The setting of Rhodes is very unique.  I have heard of the city before but I didn't know much about it or it's famous fallen statue.  According to ancient Greek historians, the Colossus of Helios at Rhodes was destroyed by an earthquake.  Higley uniquely used this in the story by setting the time of each chapter as so many days "before the Great Quake."  You knew it was coming and you felt urgency for the characters to complete their mission before the calamity comes.

The entire story takes place in 7 days and is very fast moving.  There is mystery, romance, intrigue and repentance before God.  It sounds like a lot going on, but Higley does a good job of creating an intricate plot while still making it clear enough for the reader to follow what's going on.

The best part of the book is the character of Tessa.  She is a strong female character who is caught up in a life she doesn't want to lead.  She is smart and well-spoken but lacks the one thing she really wants - freedom.  As a reader, you are gunning for her the whole time, wanting her to find God and find love and find freedom.  Great read!

I give this book 5 out of 5 stars.


I received a complementary Kindle version of this book while participating in the Booksneeze program.  All opinions are my own.

Monday, December 17, 2012

This momma's heart

It was incredibly difficult to drop my kids off at school this morning.

I've watched all the reports about Friday's tragedy & I've listened to the "experts" tell me that statistically speaking, school shootings are very rare.

Statistically speaking, school is the safest place for your child.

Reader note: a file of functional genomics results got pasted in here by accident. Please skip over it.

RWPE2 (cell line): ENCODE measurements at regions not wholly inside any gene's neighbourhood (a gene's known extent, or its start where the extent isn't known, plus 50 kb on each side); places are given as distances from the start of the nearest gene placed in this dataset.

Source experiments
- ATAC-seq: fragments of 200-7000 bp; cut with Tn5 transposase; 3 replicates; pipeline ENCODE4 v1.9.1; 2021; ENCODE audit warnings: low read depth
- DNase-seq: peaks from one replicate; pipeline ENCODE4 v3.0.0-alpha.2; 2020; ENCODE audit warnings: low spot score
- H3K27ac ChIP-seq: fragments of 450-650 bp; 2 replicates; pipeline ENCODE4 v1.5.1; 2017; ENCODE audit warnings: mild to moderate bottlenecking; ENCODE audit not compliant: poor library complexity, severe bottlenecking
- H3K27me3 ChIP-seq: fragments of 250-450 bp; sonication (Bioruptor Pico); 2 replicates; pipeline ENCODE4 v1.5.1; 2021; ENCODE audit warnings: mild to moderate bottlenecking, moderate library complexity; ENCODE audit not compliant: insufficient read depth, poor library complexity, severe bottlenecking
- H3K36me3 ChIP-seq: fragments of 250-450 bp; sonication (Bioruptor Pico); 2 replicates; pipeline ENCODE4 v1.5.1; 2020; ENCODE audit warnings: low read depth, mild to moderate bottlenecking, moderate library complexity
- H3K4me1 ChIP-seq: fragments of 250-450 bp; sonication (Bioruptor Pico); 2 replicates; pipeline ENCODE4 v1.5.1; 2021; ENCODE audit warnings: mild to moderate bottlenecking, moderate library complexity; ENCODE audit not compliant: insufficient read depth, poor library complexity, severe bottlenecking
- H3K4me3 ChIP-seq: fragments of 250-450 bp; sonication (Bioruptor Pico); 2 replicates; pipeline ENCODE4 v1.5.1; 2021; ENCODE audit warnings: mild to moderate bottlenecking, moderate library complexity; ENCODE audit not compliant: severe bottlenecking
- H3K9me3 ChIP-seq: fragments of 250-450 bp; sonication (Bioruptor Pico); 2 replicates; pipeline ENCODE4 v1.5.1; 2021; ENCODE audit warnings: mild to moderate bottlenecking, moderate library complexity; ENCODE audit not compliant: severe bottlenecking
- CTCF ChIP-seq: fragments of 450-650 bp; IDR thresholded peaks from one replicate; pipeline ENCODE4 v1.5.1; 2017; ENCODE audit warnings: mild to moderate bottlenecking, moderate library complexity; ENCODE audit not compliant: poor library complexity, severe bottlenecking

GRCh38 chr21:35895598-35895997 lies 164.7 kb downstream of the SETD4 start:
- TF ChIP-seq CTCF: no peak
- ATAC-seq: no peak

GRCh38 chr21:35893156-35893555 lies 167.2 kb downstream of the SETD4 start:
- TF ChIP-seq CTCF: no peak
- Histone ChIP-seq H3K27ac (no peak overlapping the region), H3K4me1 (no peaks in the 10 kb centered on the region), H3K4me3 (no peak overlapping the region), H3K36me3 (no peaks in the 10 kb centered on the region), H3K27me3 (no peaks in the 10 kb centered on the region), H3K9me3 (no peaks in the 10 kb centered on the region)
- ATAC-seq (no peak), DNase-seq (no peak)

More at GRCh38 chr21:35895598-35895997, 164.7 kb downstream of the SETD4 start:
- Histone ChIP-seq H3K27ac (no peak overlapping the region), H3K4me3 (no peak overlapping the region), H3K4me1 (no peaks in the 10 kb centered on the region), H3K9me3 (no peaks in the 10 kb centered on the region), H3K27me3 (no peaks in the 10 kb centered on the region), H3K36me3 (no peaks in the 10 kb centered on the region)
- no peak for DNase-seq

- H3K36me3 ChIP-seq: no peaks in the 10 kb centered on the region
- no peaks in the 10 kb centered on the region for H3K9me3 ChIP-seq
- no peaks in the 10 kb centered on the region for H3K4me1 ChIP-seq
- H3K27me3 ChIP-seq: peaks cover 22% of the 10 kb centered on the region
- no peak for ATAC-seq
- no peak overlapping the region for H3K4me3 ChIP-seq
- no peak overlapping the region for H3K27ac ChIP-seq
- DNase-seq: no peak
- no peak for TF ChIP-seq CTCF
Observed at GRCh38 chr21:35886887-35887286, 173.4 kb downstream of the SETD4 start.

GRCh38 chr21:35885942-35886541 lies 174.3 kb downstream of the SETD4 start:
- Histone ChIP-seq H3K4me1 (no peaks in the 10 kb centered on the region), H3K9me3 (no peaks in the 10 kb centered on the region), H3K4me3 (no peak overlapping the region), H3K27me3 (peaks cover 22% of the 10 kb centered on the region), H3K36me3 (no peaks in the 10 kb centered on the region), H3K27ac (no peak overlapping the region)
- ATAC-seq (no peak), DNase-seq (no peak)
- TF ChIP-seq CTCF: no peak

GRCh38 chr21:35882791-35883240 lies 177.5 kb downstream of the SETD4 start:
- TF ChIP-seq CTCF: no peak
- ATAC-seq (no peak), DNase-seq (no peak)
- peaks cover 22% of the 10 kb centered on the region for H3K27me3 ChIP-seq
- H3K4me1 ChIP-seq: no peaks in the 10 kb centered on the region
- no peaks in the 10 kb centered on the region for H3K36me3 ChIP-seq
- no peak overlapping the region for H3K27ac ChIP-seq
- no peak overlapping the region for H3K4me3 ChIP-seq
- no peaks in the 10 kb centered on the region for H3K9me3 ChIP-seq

But I can guarantee you that parents in Newtown, Conn, don't care about statistics.  School was not the safest place for their children on Friday.  In fact, most likely none of the children that attended that school will ever feel safe in a school again.

Unless the statistic is zero murders and 100% safe children, then I will always worry.  Instead of wondering if my children are receiving the right education, I worry about how far they are from the front door.  I wonder how much time their teachers would have to lock the doors before a shooter could get in there.

I know in my head that God is Sovereign and that they are in His hands at school.  My head is how I was able to drop them off this morning.

But my heart?  It's a momma's heart.  It breaks every time I think of those mommas in Newtown who sent their kids to the "safest place" they could send them and they didn't come home.

This momma's heart is heavy today.

Friday, December 14, 2012

It's Bragging Time

I love my kids.

I would love them if they possessed all the talent in the world and I would love them if they didn't have a talented bone in their body.

But when they do display an interest in something and work hard at it, then I am thrilled to brag to everyone.

 Julie works very hard at the piano, practicing up to an hour every day.  And better yet, she loves it.  And I love that she loves it. I always dreamed that at least one of my children would share my love for the piano.

I'm so proud of her and I'm proud to share her with you.

This is my talented 9 year old. (Note: You can't see her behind the piano, but you can hear her.)


Thursday, December 13, 2012

Sept & Oct Reading List

I'm reading 24 books this year. See my book list reviews here.

Sadie's Song by Linda Hall


I really had no idea what this book was about when I started reading it. The back of the book made it sound like a mystery but that's not really what it was about. This book dealt with abuse, specifically domestic abuse in a Christian household. Sadie's husband, who is an elder at church, both verbally and physically abuses her. 

There are side stories about the effect the abuse has on her children and there is a mystery about a missing girl stuck in there as well. However these stories are very artfully mixed in there so it doesn't seem disconnected.

The book is written from Sadie's point of view which I think is brilliant. As a reader you really get inside the head of an abused woman. You see her struggle with believing her husband loves her and being upset with him beating her. You feel her transformation as she starts to realize that this is not what love is supposed to be.